General Equilibrium Models in the Banking System | Hanlon Financial Systems Center

General Equilibrium Models in the Banking System

General Equilibrium Models in the Banking System

seminar date: 
Thursday, October 8, 2015 - 6:00pm
seminar location: 
BC122
Amir Khalilzadeh, NYU
Abstract: 

We describe a dynamic macroeconomic model with a financial sector which consists of two types of banks and an interbank market. Unlike other macro models in the literature we focus on the frictions in the interbank market and investigate the leverage behavior of the banks during the crisis. Merchant bank and deposit bank optimally determine their leverage and their cash holding, and may default endogenously. The merchant bank can default when the value of its assets, used as collateral, falls below an endogenous threshold. Subsequently, the deposit bank can default when the loss on the interbank loans exceeds a certain threshold. The risk premium paid by the merchant bank on its interbank loan and the insurance premium paid by the deposit bank on its deposits are optimally determined at the equilibrium. In the comparative static analysis, for a given macroeconomic environment, we evaluate the optimal decisions of the banks and the subsequent impact on their balance sheet by changing the key parameters, namely securities volatility, fire sale cost and liquidation cost.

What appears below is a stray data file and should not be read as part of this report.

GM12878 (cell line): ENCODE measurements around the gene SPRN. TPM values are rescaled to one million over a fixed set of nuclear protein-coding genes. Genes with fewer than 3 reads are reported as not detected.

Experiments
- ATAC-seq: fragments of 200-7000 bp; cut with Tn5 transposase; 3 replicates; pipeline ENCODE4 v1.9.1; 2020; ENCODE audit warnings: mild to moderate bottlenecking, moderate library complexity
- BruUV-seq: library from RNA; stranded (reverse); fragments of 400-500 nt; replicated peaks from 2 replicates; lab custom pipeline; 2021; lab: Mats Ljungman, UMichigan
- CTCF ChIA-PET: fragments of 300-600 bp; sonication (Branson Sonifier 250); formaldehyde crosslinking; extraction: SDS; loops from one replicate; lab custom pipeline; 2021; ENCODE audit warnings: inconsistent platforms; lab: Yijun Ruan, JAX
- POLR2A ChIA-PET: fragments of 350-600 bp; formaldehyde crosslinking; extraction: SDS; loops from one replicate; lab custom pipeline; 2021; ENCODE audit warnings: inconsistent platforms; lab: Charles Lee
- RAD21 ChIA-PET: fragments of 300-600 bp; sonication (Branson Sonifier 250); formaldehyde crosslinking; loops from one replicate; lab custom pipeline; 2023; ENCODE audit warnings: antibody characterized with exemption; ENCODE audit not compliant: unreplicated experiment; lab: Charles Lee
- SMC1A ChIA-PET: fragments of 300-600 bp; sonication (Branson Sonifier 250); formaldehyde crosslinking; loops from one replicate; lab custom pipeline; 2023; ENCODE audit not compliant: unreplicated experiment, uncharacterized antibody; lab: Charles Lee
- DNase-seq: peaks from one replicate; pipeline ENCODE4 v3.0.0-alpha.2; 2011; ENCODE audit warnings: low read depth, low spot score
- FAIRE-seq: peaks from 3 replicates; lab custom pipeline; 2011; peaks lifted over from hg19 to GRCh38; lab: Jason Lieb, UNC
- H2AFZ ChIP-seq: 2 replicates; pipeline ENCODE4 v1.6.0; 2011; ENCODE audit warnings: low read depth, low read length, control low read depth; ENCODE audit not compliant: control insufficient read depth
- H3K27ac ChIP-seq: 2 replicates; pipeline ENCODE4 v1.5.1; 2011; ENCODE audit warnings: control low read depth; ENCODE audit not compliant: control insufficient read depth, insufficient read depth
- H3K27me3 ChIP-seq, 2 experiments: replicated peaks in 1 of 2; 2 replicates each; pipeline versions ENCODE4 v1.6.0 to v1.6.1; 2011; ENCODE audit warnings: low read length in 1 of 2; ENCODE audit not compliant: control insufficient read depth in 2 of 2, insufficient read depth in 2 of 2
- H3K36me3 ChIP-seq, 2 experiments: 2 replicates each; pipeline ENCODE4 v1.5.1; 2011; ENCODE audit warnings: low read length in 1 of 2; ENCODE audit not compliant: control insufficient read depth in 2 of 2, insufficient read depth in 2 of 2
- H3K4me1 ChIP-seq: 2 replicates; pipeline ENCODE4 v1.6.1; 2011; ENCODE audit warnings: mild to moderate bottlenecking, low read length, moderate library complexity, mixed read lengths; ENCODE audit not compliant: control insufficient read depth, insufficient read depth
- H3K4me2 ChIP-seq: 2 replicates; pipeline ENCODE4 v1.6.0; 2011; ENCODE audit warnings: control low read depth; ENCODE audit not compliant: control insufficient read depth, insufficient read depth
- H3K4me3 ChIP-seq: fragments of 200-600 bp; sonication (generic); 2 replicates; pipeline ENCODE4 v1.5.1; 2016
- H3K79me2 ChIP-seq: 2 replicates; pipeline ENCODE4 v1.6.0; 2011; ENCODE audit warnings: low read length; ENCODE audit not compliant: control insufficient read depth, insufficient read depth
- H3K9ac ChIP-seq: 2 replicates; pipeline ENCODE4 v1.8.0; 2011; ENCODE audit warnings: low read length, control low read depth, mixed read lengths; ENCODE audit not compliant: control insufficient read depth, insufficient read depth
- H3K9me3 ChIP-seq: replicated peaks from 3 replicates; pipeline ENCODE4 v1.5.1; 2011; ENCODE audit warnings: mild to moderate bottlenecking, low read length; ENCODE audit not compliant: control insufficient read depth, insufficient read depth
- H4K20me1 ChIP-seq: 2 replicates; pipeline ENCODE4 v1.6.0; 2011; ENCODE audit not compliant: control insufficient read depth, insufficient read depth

This framework highlights the micro-foundation of capital shortfall which we define as stressed expected loss (SEL) on liabilities of the deposit bank. This corresponds to the cost taxpayer have to pay on the default of deposit bank. The calibration of the model, based on U.S. estimates, results in a SEL in a market crash as high as 17.8% of the ex-ante assets (or 80.7% of the ex-ante equity) of the bank. Finally, we argue that imposing a minimum of cash holding by the bank allows for a considerable reduction in the SEL.

 

Bio: 

Amir is a fourth year PhD candidate at Institute of Banking and Finance of HEC Lausanne in Switzerland. Currently he is visiting the Volatility Institute and Finance department at NYU Stern. His research is primarily in the area of financial intermediation with a focus on financial stability and systemic risk. Prior to starting his PhD, Amir did undergraduate and graduate study in Statistics in Iran and worked as a researcher at the Tehran Stock Exchange. He also holds a master’s degree in Financial Mathematics from Uppsala University in Sweden.